9.
As agreed, a three-day hearing was held at the seat of the Centre in Washington D.C. on 24, 25 and 26 August 2009, at which counsel for both parties presented their arguments and submissions, and responded to questions from the Members of the Committee. Present at the hearing were:

1. The Members of the Committee: Judge Peter Tomka, Judge Dominique Hascher, Professor Campbell McLachlan, Q.C., and the Secretary of the Committee Ms. Eloise Obadia;

2. Fraport’s representatives: Mr. Peter Henkel, Ms. Aletta von Massenbach and Ms. Dorte Ochs of Fraport AG Frankfurt Airport Services Worldwide; Dr. Sabine Konrad of K&L Gates LLP; Mr. Eric Schwartz of King & Spalding LLP; Mr. Michael D. Nolan, Mr. Edward Baldwin, Mrs. Elitza Popova-Talty and Mr. Frederic Sourgens of Milbank, Tweed, Hadley & McCloy, LLP; Ms. Lesley Benn of Shulman, Rogers, Gandal, Pordy & Ecker, PA; Mr. Cesar P. Manalaysay and Mr. Edgardo G. Balois of Siguion Reyna Montecillo and Ongsiako.

3. The representatives of the Republic of the Philippines: Mr. Alfonso Cusi, Former General Manager, Manila International Airport Authority; Ms. Gloria Victoria Yap-Taruc and Ms. Ellaine Rose A. Sanchez-Corro, Assistant Solicitors General, Office of the Solicitor General of the Republic of the Philippines; Justice Florentino P. Feliciano (Ret.) of Sycip Salazar Hernandez & Gatmaitan; Ms. Carolyn B. Lamm, Ms. Abby Cohen Smutny, Ms. Andrea Menaker, Ms. Anne D. Smith, Mr. Stephen Ostrowski, Mr. Hansel Pham, Mr. Rahim Moloo, Mr. Amr Abbas, and Ms. Erin Vaccaro of White & Case, LLP.

10.
On 15 October 2009, the parties submitted their statements of costs.
11.
On 3 August 2010, the Respondent informed the Committee that the Arbitral Tribunal of the International Chamber of Commerce rendered an Award, dated 22 July 2010, in Philippine International Air Terminals Co., Inc. v. Government of the Republic of the Philippines ("ICC Award), and sought the Committee’s leave to submit that Award for the Committee’s consideration. The Applicant, in its letter of 5 August 2010, took issue with certain statements in the Respondent’s request, concluding that "if the ad hoc Committee wishes to include the ICC award in the record, Fraport requests an opportunity briefly to comment on the award and in particular its reliance upon Philippine legal materials not in the record of this [annulment] proceeding." The Committee subsequently invited the parties, on 13 August 2010, to elaborate in writing why the Award of 22 July 2010 would be relevant for the annulment proceeding, as well as to provide the legal basis for admitting this Award into the annulment record. Both parties availed themselves of this opportunity and filed within the prescribed time limits their submissions, the Philippines on 23 August 2010, and Fraport on 31 August 2010. The Committee duly considered their submissions at its meeting on 6 September 2010 and informed them, through a letter from its Secretary, dated 7 September 2010, of the following decision:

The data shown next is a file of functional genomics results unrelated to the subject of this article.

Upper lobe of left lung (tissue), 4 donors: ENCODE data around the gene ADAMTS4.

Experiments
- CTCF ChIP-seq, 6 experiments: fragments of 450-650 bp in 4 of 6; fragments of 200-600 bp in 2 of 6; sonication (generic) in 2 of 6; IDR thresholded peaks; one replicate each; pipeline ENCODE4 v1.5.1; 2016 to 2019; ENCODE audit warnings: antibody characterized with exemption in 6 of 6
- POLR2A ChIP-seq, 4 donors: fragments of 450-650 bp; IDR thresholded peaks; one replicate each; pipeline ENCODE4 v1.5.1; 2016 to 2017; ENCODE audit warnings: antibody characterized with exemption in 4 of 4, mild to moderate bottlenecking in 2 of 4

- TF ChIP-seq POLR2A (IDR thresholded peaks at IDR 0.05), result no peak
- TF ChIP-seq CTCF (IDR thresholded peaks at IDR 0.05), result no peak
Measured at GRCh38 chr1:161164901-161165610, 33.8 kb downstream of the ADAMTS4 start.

"The Committee has decided not to admit the ICC Award into the annulment record in view of the limited nature of the annulment proceeding. The function of the Committee is to review the conduct of the Arbitral Tribunal which rendered the challenged decision and the decision itself. As the ICC Award had not been in front of the ICSID Arbitral Tribunal in the Fraport v. The Philippines case, being non-existent at that moment, it could not have been taken into account by the ICSID Tribunal. The Committee is of the view that its task is to review the Award rendered by the ICSID Tribunal only in light of the original arbitration evidentiary record."

12.

The Committee declared the proceeding closed on 22 October 2010, pursuant to Arbitration Rules 53 and 38(1).

13.
During the course of the proceedings, the Members of the Committee deliberated by various means of communication, including meetings in Washington on 27 August 2009, at The Hague on 3 November 2009, in Washington on 11 April 2010, in Paris on 28 June 2010, and in The Hague on 6 September 2010, and have taken into account all pleadings and documents before them.

II. THE DISPUTE

14.
The dispute has arisen out of an investment made by Fraport, which is a German company, in a Philippine company, Philippine International Air Terminals Co., Inc., later known as PIATCO.
15.